Many larger forms are built from these stanzas, and an inventive poet can invent more (or new stanzas).  It is best if you invent to be sure someone hasn't already done it before you attach your name.   None are particularly complex in the "rule" stage; in use, particularly in combination, they are as challenging to a poet as the "simple" elements of music.  And if you know a little about permutations and combinations from statistics, you will quickly realize that the range of possibilities for the various stanzas, alone or in combination, approaches the infinite.   Add in word play, semantic variation, and the richness of figurative language, particularly those in the class of metaphor and symbol, and it's unlikely that any one, or any fifty thousand, poets will run out of material to make it new.  The issues, as for any poet ever, are does it sound good, does it mean anything, does it tell anything, will anyone understand it, and, though not always, is it mine?  (Don't take offense at the latter.  Without their borrowings from each other, the richness of be-bop music, of jazz, or of baroque, of probably of any music, would be greatly depleted.  It's okay to borrow a little, especially from poets out of copyright.   It can be precious, but sometimes it can be startling to find a familiar line in an unfamiliar poem.)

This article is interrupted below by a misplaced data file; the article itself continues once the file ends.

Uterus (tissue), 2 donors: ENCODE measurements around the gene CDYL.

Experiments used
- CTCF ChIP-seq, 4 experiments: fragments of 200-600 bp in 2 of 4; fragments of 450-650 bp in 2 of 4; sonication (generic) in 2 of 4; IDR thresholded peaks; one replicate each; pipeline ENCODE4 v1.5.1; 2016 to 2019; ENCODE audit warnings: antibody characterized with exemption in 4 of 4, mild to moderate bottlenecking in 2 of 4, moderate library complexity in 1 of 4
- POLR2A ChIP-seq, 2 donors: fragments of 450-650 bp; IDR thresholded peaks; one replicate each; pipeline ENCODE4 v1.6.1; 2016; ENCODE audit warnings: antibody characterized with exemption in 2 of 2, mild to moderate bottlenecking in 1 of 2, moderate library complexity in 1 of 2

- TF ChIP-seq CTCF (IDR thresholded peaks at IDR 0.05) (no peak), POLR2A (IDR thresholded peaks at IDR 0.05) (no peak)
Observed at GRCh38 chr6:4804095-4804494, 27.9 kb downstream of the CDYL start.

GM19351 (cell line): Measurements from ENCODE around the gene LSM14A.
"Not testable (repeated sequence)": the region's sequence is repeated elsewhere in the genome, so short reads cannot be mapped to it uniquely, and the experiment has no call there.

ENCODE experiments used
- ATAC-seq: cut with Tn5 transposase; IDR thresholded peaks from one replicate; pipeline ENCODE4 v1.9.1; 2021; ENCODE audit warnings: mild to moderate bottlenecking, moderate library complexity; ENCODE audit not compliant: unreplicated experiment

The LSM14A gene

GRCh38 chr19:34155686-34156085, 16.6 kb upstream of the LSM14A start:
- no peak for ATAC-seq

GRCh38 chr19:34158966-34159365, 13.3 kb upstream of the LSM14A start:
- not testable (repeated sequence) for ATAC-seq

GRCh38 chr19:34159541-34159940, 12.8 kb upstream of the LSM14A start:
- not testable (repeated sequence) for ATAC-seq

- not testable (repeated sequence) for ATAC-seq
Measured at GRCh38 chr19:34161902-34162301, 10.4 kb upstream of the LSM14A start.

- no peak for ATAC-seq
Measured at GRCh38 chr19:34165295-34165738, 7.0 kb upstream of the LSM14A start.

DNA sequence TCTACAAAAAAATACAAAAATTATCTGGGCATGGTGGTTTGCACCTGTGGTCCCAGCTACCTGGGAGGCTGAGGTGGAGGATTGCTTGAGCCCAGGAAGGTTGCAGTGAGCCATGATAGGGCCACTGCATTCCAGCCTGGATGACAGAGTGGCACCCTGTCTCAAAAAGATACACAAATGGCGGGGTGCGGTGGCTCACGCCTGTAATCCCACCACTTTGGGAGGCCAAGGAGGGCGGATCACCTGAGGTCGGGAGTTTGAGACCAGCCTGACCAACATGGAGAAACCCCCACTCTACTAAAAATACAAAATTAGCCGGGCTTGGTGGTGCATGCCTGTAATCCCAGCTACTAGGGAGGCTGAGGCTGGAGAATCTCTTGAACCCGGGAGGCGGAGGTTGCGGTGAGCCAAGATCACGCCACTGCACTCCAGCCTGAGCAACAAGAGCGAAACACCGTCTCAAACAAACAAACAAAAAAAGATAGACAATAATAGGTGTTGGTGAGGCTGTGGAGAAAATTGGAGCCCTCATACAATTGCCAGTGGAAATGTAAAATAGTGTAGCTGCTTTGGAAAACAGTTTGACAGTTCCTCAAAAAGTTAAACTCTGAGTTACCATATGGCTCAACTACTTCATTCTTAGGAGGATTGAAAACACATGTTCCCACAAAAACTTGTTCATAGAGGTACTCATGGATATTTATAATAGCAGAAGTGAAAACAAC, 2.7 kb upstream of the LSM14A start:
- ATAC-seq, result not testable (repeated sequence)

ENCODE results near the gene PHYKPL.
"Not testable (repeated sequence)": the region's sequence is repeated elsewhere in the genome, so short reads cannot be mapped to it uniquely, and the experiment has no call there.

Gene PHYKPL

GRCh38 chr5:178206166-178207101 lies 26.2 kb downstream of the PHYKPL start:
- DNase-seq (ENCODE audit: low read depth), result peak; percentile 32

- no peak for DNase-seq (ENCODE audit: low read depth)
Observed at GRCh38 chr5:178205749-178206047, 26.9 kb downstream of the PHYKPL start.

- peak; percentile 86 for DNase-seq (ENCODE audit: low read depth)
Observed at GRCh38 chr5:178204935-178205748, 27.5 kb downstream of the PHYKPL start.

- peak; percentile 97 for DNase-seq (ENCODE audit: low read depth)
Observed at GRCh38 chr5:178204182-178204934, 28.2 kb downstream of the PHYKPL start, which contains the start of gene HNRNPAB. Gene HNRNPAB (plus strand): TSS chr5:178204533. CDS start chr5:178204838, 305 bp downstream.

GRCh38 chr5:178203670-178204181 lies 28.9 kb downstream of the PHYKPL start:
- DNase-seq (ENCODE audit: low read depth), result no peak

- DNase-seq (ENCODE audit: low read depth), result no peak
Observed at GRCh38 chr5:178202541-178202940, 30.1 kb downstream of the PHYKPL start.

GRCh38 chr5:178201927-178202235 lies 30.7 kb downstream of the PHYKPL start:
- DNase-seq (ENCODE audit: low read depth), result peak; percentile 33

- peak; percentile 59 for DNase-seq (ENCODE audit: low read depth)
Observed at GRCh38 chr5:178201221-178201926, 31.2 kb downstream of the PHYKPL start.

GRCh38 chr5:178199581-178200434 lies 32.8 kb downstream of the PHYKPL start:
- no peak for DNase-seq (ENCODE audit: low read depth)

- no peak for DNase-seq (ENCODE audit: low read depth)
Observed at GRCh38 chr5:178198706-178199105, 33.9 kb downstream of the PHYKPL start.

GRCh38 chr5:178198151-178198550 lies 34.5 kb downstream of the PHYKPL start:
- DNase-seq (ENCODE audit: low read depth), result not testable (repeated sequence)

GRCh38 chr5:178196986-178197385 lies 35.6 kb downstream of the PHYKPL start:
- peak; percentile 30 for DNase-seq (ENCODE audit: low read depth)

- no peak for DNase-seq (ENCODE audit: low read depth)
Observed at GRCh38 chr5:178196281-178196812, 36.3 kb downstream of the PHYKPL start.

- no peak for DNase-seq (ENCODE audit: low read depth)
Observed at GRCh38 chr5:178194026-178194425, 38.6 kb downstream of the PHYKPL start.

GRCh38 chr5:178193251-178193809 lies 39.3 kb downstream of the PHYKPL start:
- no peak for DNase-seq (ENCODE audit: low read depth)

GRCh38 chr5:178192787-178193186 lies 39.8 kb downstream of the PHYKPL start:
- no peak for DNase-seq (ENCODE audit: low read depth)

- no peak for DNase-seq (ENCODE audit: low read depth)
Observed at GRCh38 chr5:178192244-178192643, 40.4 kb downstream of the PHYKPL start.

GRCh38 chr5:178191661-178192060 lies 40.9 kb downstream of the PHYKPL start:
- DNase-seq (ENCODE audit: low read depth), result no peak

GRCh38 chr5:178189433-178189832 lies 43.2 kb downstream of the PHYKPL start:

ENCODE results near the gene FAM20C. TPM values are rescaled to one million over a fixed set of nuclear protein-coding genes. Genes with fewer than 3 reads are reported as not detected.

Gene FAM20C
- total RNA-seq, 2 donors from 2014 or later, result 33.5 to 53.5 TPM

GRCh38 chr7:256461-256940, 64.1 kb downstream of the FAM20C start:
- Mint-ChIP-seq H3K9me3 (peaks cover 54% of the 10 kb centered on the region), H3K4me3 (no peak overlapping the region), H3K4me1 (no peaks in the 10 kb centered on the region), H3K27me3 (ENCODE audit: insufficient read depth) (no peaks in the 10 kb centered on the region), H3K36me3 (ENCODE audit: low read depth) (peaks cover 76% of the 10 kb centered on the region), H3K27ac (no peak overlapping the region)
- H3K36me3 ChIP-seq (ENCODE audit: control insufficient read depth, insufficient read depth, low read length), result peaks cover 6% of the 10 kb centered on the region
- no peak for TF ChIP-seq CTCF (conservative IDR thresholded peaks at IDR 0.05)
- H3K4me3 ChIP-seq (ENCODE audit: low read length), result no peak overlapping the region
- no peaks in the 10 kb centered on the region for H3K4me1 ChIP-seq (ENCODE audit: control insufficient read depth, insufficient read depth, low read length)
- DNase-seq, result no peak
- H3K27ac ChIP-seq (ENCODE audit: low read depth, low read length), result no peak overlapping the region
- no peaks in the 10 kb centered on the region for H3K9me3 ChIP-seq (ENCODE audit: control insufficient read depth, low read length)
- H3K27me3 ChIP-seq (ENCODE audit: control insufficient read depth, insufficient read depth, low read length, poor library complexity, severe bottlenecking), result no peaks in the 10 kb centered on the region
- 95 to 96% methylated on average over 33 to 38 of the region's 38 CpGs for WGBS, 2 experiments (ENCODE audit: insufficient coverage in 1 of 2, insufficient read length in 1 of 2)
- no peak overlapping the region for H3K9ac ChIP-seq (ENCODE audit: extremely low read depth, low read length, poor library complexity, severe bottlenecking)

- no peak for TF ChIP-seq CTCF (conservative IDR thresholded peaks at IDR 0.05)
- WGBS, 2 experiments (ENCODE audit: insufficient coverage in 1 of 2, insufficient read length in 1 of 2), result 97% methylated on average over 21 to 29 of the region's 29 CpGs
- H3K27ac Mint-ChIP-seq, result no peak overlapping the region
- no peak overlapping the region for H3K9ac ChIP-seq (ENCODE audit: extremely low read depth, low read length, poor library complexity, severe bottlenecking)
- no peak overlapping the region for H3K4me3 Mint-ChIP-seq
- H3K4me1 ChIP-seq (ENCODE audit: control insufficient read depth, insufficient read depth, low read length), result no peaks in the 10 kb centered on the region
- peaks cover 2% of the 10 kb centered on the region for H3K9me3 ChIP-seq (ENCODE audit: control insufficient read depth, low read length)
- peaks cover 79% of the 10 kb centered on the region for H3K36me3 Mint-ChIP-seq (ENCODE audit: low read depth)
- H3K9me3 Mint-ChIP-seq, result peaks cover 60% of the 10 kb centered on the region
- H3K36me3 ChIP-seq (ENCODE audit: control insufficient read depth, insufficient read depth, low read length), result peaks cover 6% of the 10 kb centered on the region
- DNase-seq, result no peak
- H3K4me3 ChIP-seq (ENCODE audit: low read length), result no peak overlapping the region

Lewis Turco, lately retired from State University of New York, has a fine book (New Book of Forms) from the University Press of New England that pretty well covers forms in poetry.  Find one or his Oxford version of the same thing.  Look for Tim Steele's new book All The Fun's In How You Say A Thing.  Or Karl Shapiro's old but reliable prosody.  There are a lot of forms.  And the list isn't fixed if you care to add your own.

While some, as Dr. Alfred Dorn, insist that each form has a range of subject matter appropriate to it, others, and a lot of exemplary literature, suggest this to be a tenuous proposition.  Are sonnets solely useful as lyric expressions of epiphanies or of love?  Richard Moore wrote a book-length narrative using the sonnet as a stanza.  Are highly structured, tightly rhymed stanzas inappropriate for anything but satire or lyrics?  John Masefied's narratives, written in rime royal, like Michael Lind's Alamo, suggest that it depends on the writer.